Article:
And this is the story of one boy burdened with loving parents who have been irreparably damaged by the Second World War; Reiss uses domestic anecdotes as portals into understanding woundedness; his mom can be sewing, but metaphorically she’s creating a narrative, a world. Thus the seeming day-to-day actions of the characters of this book have a greater significance. Even inconsequential matters are invested with meaning: In “Dead Tongues,” the iron “hisses / in the night like the whispered / orders of men gathering at the door.” This family is, frankly, terrorized; and it’s this mixture of terror and Reiss’s child-self’s innocence held in terrible balance that makes this chapbook compelling. And this book does get compelling: just so the stakes are made clear, Reiss mentions Jewry and the Holocaust in “Station, Scarecrow, Twin,” a poem that doesn’t need to name the Holocaust in order for us to get the idea. He writes chillingly of the train system that the tracks “shine with a second skin / of bone-white ice.” Horses “haul this winter’s dead, our perennial crop.” He tells it slant; there are no been-there-done-that anecdotage poems in Distance From the Locus; there are only poems with intent, pressingly.

But if there were a dominant relationship in the book, it’s not mother-son, where one detects unmediated love. It’s the one between father and son, a much more complicated relationship, one with love, but obscured love, a marred love. In “Bair for the Hook” Reiss uses the word “shadow” to describe the relationship; he writes,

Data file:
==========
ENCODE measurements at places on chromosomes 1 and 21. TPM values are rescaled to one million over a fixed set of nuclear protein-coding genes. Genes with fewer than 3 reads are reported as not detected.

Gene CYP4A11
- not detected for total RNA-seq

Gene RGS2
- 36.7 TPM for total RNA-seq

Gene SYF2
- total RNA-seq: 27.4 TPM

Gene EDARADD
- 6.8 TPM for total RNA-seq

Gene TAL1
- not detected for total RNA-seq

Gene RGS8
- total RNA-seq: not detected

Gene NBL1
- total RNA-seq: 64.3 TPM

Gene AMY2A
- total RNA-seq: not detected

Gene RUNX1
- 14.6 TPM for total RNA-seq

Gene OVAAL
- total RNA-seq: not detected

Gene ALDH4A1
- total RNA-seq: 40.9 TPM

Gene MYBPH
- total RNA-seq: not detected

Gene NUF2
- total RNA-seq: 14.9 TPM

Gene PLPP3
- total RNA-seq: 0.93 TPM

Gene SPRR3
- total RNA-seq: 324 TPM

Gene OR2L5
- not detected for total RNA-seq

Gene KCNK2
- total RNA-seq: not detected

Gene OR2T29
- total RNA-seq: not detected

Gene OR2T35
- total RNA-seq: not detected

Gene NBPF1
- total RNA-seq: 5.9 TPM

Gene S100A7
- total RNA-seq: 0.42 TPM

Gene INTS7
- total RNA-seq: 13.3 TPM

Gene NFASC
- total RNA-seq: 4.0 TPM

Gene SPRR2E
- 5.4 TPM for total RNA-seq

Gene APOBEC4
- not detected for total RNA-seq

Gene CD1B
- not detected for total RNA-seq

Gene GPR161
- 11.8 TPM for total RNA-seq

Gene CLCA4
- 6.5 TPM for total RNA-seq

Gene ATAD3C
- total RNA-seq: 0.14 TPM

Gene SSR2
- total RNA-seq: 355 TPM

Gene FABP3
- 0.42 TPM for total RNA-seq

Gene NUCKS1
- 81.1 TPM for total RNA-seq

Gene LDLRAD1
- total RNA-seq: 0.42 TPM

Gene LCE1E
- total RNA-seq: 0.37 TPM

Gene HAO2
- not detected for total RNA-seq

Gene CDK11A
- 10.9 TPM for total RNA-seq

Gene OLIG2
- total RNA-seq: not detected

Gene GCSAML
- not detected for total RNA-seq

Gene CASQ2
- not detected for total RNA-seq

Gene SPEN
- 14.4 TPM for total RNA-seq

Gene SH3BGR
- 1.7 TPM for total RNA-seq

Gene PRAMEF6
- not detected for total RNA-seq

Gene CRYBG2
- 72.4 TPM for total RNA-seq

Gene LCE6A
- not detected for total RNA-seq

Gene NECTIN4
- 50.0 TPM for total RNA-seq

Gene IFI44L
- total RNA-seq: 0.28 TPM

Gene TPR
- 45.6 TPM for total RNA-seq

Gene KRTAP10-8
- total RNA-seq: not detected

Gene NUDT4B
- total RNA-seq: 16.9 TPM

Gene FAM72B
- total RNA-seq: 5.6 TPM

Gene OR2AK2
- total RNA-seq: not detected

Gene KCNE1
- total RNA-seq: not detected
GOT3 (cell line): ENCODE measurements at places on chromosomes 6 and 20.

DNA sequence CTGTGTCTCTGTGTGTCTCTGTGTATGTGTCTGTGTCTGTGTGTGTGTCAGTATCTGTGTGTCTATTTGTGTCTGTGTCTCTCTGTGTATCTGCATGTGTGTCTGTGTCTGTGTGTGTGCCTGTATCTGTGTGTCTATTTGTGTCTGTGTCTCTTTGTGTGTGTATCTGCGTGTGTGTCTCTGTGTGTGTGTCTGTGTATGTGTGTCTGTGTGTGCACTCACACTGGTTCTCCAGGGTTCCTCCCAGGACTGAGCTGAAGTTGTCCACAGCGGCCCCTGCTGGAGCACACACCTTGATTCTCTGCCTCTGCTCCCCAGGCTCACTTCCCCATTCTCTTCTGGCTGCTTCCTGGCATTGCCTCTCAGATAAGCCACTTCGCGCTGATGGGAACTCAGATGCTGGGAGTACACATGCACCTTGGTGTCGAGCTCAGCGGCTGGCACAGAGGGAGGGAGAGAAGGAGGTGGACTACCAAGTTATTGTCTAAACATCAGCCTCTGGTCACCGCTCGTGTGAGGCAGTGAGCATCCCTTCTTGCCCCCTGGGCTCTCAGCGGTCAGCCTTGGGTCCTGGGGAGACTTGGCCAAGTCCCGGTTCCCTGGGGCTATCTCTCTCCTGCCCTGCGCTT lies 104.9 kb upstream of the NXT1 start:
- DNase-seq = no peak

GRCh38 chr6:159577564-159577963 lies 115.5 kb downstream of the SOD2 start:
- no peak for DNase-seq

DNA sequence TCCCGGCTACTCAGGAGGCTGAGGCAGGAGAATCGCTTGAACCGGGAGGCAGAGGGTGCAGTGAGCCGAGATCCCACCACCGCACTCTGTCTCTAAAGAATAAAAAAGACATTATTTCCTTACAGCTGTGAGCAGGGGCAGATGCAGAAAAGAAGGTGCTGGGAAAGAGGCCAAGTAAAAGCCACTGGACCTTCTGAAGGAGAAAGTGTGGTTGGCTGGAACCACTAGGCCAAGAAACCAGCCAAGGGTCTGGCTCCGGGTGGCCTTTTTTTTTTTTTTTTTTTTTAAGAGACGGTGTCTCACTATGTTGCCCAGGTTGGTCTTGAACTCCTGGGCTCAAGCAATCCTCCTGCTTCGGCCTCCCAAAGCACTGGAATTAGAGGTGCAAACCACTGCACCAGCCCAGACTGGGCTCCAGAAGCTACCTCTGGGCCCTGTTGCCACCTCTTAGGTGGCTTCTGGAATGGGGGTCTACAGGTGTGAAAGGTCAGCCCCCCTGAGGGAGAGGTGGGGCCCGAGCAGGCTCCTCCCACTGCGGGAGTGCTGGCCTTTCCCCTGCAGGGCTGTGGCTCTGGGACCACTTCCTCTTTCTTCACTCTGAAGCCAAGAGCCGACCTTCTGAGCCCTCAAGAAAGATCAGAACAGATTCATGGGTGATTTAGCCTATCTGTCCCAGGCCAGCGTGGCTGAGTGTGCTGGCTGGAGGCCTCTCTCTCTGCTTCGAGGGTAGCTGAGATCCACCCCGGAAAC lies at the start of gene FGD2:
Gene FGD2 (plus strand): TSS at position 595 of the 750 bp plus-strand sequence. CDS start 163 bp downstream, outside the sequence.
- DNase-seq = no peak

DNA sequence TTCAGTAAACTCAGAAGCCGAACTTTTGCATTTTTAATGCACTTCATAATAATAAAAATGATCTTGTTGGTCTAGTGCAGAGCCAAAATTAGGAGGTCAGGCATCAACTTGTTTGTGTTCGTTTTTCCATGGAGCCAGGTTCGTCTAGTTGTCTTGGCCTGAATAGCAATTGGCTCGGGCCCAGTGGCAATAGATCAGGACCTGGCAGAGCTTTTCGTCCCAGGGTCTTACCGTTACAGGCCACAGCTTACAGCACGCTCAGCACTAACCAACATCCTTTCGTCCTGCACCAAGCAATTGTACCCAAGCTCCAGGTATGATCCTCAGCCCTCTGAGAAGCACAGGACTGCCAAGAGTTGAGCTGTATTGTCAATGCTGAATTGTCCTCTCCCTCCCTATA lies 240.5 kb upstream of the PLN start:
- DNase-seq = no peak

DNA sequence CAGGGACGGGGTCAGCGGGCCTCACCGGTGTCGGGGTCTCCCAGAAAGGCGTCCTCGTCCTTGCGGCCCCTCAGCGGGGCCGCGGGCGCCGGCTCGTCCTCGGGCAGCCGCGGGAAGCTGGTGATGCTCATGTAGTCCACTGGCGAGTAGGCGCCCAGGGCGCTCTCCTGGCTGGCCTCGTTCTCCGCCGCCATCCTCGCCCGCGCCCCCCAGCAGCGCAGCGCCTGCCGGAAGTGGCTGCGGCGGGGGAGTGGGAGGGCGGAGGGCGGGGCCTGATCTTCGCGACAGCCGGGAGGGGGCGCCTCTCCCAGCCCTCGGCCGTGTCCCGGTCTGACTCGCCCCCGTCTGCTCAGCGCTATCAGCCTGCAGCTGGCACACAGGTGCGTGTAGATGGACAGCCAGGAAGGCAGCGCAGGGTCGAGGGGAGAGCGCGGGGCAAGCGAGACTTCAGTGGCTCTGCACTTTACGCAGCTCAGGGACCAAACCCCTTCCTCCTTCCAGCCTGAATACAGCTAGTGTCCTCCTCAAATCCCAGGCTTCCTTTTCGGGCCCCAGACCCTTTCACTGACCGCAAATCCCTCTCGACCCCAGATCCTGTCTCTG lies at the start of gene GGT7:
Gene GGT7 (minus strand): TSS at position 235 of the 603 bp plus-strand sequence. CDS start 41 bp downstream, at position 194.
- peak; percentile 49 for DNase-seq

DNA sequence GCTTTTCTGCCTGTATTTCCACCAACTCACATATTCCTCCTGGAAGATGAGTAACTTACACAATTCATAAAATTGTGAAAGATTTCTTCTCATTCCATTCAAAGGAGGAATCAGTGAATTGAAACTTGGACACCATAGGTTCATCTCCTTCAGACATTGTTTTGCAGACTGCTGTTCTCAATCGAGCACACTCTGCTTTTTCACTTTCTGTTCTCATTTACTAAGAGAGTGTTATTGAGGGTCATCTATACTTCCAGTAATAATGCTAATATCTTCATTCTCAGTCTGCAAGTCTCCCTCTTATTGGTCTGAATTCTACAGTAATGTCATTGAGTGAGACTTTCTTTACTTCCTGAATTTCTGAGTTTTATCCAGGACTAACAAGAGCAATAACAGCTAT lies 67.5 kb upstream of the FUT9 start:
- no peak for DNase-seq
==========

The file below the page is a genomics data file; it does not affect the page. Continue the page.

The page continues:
Closing his eyes a man decided to go
fishing for a word. The worms he uses
were passed down from his father.
He’s angling for a word to impale
on his hook…

Now I urge everyone reading this to buy the book on the strength of what the poet does afterward, but look at the quoted section: what better metaphor for a poet trying to describe his father in poetry? The acknowledgement that the father shaped him, that gave him the very vocabulary to describe him? But read the rest of the poem to apprehend a rather shocking turn of events, a rendered shocking, not a direct confrontation as in much confessional poetry. There’s something elusive about the father, just as, in this poem, the son tries to find the right word, and comes up with approximations. Grief, though, would be a good one.